100th birthday of Gertrude Elion
A life devoted to pharmaceutical research
100 years of women's vote in Germany: This year, the DPMA is particularly dedicated to female researchers and inventors. In a loose series we present important women from science and technology.
One of the most important pharmaceutical researchers of the 20th century would have celebrated her 100th birthday these days: Gertrude Belle Elion. The Nobel laureate of 1988 developed some of the most important drugs of our time and revolutionized both the development of new pharmaceuticals and medicine in general.
When Gertrude Elion entered pharmaceutical research, it was still difficult and unusual for women to gain a foothold in natural scientific professions. Elion, born in New York on January 23,1918, was the daughter of a dentist and an inquisitive, eclectic child. Her grandfather's death from cancer was her impulse to devote herself to drug research.
Dr. George H. Hitchings and Gertrude Elion, 1988
After Hunter College, she studied at New York University. Elion was the only woman in her chemistry degree program. She financed her studies by working as a teacher and laboratory assistant. She only had time for her own learning and research in the evenings and on weekends. Nevertheless, she graduated with a Master's degree in 1941.
The lack of men during the Second World War made it easier for her to enter the world of science. She quickly found a job in a laboratory in the food industry, but was soon dissatisfied with her search for a real challenge. She found it at the pharmaceutical company Burroughs-Wellcome & Company (today GlaxoSmithKline). In 1944 she became laboratory assistant to the biochemist George H. Hitchings. This was the beginning of a congenial professional partnership that lasted for decades and was to bring in both great scientific successes and finally the Nobel Prize for Medicine.
“My thirst for knowledge stood me in good stead in that laboratory, because Dr. Hitchings permitted me to learn as rapidly as I could and to take on more and more responsibility when I was ready for it”,Elion later recalled . “From being solely an organic chemist, I soon became very much involved in microbiology and in the biological activities of the compounds I was synthesizing. The work became fascinating almost from the very beginning. We were exploring new frontiers, since very little was known about nucleic acid biosynthesis or the enzymes involved with it.”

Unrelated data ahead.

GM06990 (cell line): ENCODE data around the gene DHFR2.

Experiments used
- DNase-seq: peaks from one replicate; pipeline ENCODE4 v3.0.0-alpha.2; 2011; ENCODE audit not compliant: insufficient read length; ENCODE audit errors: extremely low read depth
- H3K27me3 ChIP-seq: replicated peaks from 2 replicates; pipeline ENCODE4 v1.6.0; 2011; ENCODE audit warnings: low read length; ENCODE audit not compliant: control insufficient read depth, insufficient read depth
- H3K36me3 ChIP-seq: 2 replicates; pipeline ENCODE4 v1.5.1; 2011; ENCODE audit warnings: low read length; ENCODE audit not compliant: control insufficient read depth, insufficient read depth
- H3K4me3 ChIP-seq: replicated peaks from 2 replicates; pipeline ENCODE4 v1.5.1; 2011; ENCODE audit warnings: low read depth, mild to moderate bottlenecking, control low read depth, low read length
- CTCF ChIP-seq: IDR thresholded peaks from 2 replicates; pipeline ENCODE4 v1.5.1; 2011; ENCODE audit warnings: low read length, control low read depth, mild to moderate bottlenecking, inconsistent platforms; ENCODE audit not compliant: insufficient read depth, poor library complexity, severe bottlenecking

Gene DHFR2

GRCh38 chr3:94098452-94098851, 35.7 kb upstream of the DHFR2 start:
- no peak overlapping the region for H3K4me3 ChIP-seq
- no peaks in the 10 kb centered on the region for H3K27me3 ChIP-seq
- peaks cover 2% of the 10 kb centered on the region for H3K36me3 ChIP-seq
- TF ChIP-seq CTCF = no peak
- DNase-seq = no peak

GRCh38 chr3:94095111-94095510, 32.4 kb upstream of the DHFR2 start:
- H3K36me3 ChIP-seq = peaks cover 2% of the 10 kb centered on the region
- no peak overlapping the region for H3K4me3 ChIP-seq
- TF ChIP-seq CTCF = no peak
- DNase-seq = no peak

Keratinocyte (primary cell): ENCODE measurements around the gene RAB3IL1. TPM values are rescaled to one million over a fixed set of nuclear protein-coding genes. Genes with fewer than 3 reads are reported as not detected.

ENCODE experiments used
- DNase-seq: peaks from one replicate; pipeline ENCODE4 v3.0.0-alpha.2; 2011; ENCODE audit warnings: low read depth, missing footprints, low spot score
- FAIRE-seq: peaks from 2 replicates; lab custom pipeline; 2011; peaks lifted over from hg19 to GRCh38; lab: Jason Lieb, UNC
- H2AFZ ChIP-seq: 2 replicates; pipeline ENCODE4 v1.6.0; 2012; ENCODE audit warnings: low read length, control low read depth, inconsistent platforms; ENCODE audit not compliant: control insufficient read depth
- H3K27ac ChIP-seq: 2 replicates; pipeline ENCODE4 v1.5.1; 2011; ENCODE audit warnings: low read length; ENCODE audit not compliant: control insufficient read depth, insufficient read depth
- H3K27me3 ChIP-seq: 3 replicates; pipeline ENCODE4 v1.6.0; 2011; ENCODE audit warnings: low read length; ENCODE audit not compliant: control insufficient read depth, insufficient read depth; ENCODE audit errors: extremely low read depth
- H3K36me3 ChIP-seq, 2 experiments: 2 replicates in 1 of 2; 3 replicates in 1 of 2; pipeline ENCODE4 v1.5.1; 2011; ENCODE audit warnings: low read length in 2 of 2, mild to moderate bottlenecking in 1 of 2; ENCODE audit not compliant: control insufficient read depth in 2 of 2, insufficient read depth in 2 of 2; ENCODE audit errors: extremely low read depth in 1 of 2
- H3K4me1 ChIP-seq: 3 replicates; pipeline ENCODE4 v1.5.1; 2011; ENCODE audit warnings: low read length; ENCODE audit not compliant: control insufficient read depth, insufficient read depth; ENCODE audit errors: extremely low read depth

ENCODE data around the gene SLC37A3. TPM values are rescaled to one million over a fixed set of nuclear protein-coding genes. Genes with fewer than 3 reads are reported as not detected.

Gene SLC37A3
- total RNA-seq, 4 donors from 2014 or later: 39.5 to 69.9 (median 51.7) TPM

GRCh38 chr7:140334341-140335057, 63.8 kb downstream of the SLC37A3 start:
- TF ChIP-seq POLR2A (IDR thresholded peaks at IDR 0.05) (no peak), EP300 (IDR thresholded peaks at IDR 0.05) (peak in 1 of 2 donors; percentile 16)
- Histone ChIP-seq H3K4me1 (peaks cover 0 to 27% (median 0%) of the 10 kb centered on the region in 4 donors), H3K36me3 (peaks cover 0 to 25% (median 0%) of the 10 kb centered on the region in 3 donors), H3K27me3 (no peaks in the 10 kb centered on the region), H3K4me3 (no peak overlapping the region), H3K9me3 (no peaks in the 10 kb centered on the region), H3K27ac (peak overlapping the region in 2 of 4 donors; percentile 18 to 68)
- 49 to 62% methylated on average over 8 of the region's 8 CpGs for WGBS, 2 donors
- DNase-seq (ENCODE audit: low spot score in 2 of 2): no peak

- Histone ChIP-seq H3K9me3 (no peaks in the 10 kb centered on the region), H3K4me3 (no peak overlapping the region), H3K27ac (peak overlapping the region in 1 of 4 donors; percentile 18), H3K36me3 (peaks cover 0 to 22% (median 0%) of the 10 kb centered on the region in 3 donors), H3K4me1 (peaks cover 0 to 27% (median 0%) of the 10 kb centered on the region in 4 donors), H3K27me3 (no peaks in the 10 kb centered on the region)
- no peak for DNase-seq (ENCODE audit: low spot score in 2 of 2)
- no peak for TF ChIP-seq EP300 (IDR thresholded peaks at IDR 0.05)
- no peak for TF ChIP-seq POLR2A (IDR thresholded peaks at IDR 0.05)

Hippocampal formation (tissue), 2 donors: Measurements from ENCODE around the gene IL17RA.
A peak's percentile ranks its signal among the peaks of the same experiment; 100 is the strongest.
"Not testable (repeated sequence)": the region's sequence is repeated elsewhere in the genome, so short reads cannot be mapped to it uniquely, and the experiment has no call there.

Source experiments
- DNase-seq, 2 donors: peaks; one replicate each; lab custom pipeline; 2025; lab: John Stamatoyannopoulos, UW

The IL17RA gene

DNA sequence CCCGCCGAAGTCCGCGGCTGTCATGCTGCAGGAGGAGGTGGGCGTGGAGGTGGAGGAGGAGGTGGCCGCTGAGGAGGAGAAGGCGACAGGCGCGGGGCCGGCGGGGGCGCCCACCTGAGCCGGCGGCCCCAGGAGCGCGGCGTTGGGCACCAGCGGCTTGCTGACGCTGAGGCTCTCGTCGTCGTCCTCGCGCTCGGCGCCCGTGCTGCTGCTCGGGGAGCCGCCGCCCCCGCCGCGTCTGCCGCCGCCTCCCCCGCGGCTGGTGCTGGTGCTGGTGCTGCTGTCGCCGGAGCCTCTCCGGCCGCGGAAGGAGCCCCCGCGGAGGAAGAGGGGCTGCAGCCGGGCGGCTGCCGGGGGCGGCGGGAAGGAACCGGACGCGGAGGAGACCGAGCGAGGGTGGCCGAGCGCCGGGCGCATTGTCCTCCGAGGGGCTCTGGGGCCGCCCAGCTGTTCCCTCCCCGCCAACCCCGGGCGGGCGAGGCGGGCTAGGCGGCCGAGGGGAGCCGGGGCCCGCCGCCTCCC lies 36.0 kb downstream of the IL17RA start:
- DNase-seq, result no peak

Successful in fighting diseases
Gertrude Belle Elion
She had to drop out of her doctoral thesis, which she was working on at night school, after being forced by the Brooklyn Polytechnic Institute to choose between her job and her doctorate. Many years later she received her honorary doctorate from several universities.
Elion quickly rose form an assistant to Hitching's equal partner: publication appeared in both names, in patent documents both were named as authors. Together they made medical history: especially in the field of cytostatic drugs, they made a pioneering contribution. They developed the first immunosuppressive agent and thus enabled organ transplants. They discovered active substances against gout, herpes and AIDS. And they developed the first drug to treat leukaemia, which was previously incurable.
Elion's profession was her vocation: “When we began to see the results of our efforts in the form of new drugs which filled real medical needs and benefited patients in very visible ways, our feeling of reward was immeasurable.”
In 1967 Elion became Head of the Department of Experimental Therapy at Wellcome, a position she held until her retirement in 1983. She remained very active as a professor, consultant, speaker, researcher and member of numerous committees. Until her death in 1999, she was also committed to inspiring young people with an enthusiasm for science.
First women in US Inventors Hall of Fame
After receiving the Nobel Prize "for the discovery of important principles of drug therapy", which Hitchings and she shared with James Black in 1988, she received numerous other honours and accolades, including the National Medal of Science, the highest scientific award in the United States. In 1991 she became the first woman to be accepted into the National Inventors Hall of Fame in the USA.
In the DPMA's online patent database, DEPATISnet , you can access numerous US patents in which Gertrude Elion was involved. The first patent specification dates from 1950 and the last one from 1980 - both of which stand for decades of successful research and development.
Pictures: Will und Denis McIntyre / GSK, unkowon author, Creative Commons via Wikimedia
Last updated: 15/02/19